What does criminal justice aim to do? Explain the relevance of Packer's (1968) models of due process and crime control and how these support or conflict with the aims of criminal justice.
Philip P. Purpura (1997) states “Criminal justice focuses on the criminal law, the law of criminal procedure, and the enforcement of these laws, in an effort to treat fairly all persons accused of a crime”. The aim of criminal justice is to deliver justice efficiently. The system ensures that people are punished for the crimes in which they have committed and aims to prevent them from committing further crimes by rehabilitation. If rehabilitation is successful then this may lower crime rates in the future. The main aim of the Criminal Justice System is to ensure the community is safe and reassure them that they are being protected from criminals. It is also to ensure that all criminals are punished, but punished fairly. Criminal justice helps to improve effectiveness in the justice system, it aims to make sure everything is done correctly and all of the correct rules and laws are followed. It ensures that society trusts them and has confidence in them. If there is no trust then suspects may not feel safe when they are on trial.
The Criminal Justice system involves the police, the Crown Prosecution service, the courts, Lawyers, and the prison system. The core systems of the criminal justice system consist of the police, the Crown Prosecution Service, the courts, the National Offender Management Service and also the Youth Justice Board. The role of the police officer is to basically prevent crime and provide a safe community. They have to ensure no one is breaking the law and maintain the law, they also have to investigate crimes and also detect crime in the area's in which they are based in. The Crown Prosecution Service have to decide whether to prosecute a suspect. They have to come up with the decision of whether to take a crime to a law court in order to be dealt with. Once the police have gathered evidence to support a criminal act they take it to the Crown Prosecution Service to be dealt with.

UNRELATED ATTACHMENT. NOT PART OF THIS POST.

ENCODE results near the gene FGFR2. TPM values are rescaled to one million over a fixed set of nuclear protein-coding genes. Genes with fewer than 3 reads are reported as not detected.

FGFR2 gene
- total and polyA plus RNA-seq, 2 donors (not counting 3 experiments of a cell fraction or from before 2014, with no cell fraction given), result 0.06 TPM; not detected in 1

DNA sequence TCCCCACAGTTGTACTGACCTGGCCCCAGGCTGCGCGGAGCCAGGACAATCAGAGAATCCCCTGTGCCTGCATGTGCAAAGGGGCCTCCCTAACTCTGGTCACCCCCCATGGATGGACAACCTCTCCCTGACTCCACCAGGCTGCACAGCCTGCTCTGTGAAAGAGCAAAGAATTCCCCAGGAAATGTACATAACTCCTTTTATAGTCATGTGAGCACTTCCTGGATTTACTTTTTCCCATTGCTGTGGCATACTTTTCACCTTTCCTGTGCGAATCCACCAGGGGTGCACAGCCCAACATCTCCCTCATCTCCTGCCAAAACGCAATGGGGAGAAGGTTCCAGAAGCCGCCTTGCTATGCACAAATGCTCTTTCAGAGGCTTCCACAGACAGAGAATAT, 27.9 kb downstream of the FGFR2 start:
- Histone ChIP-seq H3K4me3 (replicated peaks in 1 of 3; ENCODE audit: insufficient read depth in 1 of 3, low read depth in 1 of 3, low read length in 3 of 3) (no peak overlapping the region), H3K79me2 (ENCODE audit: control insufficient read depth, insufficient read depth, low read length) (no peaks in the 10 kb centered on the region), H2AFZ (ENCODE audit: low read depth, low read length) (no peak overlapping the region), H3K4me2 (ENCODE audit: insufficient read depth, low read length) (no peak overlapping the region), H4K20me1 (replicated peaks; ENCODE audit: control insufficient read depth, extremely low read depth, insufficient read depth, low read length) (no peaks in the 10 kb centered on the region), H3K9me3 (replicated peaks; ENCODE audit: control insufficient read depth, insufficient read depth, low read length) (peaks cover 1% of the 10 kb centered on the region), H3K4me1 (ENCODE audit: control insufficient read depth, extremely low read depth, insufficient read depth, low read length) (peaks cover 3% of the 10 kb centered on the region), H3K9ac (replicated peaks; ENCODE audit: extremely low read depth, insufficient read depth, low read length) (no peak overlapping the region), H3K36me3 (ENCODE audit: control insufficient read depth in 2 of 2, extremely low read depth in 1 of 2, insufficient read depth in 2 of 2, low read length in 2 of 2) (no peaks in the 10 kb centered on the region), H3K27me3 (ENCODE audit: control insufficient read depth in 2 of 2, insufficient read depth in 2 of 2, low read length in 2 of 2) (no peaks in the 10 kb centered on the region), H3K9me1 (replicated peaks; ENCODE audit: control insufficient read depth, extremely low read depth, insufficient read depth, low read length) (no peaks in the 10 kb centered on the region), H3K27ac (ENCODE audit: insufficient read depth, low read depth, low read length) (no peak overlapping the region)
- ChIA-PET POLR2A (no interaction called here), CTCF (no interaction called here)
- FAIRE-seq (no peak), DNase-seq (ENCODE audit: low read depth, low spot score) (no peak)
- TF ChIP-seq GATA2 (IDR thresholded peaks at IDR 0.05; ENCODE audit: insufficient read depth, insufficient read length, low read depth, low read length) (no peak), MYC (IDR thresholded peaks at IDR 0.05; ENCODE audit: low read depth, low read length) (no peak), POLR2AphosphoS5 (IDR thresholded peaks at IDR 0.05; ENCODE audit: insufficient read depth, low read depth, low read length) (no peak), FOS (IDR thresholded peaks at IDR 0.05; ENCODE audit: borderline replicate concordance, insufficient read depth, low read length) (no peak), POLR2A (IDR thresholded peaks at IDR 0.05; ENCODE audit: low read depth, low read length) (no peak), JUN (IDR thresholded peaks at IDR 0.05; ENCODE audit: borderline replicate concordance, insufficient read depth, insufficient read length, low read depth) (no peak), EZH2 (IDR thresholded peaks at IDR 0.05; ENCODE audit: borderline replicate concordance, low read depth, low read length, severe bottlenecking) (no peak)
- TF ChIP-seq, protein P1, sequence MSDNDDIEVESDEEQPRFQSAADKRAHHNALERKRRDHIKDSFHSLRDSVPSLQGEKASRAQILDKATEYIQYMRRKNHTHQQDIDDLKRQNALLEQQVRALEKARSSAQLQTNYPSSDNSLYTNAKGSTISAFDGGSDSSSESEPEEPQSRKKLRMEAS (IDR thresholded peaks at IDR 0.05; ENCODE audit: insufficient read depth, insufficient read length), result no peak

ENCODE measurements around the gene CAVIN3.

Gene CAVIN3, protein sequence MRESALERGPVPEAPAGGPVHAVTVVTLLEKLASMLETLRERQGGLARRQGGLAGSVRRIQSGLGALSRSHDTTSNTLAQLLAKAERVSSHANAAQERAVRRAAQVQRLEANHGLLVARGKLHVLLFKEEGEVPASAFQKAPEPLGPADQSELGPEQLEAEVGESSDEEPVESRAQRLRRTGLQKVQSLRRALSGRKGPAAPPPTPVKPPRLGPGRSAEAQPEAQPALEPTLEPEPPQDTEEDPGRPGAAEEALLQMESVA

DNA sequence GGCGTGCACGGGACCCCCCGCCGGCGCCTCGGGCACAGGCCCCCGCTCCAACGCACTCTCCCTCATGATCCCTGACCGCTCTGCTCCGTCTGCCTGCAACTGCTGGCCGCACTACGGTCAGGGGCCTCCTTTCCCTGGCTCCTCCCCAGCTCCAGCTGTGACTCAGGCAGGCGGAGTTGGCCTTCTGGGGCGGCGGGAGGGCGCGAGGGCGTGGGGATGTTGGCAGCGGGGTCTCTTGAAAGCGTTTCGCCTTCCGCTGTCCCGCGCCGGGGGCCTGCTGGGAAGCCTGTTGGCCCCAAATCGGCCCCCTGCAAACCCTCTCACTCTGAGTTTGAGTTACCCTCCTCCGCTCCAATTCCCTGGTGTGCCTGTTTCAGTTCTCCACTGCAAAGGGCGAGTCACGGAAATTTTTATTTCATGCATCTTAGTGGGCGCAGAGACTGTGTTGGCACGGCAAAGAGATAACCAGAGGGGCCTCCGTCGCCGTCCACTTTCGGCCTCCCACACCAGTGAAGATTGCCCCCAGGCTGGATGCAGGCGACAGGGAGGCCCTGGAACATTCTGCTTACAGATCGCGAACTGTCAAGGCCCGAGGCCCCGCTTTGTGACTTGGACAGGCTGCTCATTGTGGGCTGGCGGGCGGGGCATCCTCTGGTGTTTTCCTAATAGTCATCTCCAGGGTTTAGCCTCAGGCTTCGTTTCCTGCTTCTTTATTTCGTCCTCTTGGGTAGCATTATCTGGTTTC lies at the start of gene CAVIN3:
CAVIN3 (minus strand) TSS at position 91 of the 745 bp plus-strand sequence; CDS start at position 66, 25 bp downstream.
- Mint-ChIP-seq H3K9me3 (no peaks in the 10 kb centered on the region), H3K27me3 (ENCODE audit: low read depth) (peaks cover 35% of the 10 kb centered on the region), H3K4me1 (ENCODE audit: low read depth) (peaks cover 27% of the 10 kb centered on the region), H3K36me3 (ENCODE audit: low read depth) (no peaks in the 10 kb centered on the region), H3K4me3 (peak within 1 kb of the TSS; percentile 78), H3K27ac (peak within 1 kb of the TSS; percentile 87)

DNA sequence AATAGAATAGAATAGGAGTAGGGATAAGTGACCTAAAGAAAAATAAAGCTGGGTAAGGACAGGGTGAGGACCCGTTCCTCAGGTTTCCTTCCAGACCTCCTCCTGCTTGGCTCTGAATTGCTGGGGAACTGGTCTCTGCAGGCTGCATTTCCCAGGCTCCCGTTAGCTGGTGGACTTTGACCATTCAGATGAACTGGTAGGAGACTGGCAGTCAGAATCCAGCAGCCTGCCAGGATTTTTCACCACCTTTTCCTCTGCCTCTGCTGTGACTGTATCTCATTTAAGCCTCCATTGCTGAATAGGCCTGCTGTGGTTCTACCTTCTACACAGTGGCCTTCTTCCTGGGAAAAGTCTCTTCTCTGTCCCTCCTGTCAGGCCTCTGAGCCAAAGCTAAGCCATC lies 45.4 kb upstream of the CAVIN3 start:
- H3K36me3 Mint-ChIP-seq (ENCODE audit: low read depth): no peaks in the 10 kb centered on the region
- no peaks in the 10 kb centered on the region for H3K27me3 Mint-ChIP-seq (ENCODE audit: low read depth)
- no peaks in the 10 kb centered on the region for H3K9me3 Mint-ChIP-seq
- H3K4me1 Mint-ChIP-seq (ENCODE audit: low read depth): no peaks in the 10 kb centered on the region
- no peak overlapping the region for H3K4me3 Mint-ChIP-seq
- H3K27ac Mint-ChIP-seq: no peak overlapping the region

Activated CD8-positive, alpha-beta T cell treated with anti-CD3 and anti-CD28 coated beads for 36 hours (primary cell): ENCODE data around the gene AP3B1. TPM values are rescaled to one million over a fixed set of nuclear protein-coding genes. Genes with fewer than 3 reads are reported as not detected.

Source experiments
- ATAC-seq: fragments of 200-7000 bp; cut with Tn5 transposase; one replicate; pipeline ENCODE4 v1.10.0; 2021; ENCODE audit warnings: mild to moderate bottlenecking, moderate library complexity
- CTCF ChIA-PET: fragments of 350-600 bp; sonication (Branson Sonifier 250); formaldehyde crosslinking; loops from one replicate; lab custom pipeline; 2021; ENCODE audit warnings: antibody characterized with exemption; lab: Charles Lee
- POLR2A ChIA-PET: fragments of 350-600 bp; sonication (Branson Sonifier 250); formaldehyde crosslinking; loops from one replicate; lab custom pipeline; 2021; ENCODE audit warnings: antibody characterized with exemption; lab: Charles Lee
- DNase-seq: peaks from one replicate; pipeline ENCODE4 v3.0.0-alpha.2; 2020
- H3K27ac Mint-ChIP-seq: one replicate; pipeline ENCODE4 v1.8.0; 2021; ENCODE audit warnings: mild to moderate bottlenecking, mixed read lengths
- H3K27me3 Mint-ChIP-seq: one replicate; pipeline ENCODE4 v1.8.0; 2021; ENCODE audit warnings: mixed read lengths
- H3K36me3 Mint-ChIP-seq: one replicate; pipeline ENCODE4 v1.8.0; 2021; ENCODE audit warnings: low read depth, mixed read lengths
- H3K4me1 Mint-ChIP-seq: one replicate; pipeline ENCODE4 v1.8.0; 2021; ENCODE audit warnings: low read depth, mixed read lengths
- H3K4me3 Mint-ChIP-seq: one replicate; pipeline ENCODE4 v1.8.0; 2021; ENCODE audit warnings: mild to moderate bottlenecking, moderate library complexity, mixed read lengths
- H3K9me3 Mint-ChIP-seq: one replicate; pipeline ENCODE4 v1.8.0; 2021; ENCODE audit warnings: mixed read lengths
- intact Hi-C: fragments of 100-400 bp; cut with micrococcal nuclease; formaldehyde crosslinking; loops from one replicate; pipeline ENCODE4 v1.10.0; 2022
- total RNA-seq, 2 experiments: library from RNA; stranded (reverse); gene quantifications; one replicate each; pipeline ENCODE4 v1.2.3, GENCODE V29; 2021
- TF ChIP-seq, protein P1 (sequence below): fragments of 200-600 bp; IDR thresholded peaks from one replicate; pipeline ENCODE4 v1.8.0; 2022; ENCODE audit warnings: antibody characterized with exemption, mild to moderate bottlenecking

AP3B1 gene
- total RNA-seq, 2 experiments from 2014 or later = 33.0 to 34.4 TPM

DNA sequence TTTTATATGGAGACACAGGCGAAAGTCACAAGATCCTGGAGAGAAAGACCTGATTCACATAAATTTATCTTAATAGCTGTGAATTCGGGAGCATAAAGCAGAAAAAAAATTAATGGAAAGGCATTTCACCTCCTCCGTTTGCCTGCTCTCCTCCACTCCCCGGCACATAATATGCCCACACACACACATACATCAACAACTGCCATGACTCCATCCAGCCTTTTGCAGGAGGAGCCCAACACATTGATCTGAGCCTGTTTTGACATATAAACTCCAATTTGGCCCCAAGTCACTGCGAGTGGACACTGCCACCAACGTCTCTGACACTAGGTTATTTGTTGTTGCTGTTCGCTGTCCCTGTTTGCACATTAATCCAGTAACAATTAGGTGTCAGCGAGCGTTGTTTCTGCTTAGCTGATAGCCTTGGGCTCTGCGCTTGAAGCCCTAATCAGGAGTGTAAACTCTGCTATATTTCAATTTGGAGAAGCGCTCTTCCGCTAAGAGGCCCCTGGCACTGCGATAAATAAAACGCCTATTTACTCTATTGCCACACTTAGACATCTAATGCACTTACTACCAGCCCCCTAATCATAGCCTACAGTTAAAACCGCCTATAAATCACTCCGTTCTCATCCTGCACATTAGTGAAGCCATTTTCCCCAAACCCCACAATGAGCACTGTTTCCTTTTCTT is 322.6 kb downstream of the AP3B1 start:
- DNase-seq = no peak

All cases start in a Magistrates Court, serious crimes such as murder and rape may then be passed down to Crown Court. The National Offender Management Service works with prisons and probation, it ensures offenders are managed correctly during their sentence. It also gives advice and reports on offenders to service court appearances and sentencing processes. The Youth Justice Board aims to prevent crimes committed by young offenders under the age of 18, it also helps to rehabilitate young offenders. Public agencies are also involved such as the forensic science service and the victim support service. The adversarial approach includes the prosecution and the defence. They both dispute because the prosecution service aims to ensure that the suspect is found guilty, which is very important in a case because they remain innocent until proven guilty. The defence service does the opposite, they try and make sure the offender is not proven to be guilty. The suspects have the right to remain silent because it is not up to the suspect to prove that they are guilty it is up to the prosecution. To balance it. There are many great police officers and there can be some that aren't as great. Some appear to be fair and some unfair. There are judges who appear to be very strict and appear to give long sentences and then there are some judges who appear to be very lenient and give very short sentences. Some lawyers may be very skilful and other lawyers may be less skilled and very un-organised. The inquisitorial is different because it just focuses on getting the truth. This system is a much calmer environment where as the adversarial approach is more argumentative.
Herbert Packer, (1968) conducted two models, the due process model and the crime control model. These models both represent two systems that are competing within the criminal justice...
References: Philip, P., (1997) Criminal Justice. United States of America, Washington: Heinemann.
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